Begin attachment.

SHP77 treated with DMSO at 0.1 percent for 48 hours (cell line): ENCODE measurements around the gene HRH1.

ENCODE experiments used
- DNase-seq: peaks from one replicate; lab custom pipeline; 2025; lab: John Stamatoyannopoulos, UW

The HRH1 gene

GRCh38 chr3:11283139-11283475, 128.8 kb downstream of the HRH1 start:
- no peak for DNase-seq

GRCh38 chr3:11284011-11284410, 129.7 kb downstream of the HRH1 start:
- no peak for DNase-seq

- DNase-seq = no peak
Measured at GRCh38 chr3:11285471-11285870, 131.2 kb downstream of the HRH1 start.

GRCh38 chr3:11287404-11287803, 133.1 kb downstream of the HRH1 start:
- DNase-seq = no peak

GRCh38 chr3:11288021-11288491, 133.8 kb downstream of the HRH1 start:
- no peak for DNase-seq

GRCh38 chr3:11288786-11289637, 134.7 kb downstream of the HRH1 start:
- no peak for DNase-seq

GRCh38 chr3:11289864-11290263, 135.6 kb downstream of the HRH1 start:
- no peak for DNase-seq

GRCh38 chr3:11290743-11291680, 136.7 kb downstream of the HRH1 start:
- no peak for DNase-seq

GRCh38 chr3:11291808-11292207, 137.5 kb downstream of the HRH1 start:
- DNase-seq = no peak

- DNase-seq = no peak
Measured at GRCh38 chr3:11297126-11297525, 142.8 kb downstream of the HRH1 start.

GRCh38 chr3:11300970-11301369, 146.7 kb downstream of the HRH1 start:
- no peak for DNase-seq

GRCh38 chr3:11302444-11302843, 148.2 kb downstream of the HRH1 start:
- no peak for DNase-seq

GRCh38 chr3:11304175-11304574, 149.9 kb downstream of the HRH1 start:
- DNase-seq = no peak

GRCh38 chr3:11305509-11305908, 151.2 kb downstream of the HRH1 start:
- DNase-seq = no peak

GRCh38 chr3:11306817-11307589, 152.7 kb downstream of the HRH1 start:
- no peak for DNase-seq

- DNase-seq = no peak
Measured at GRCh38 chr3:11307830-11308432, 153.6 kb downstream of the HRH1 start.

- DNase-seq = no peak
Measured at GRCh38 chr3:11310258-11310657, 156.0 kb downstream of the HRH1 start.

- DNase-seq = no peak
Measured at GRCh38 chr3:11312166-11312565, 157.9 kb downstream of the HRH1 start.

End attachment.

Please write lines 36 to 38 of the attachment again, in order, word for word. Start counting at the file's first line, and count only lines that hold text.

Measured at GRCh38 chr3:11307830-11308432, 153.6 kb downstream of the HRH1 start.

- DNase-seq = no peak
Measured at GRCh38 chr3:11310258-11310657, 156.0 kb downstream of the HRH1 start.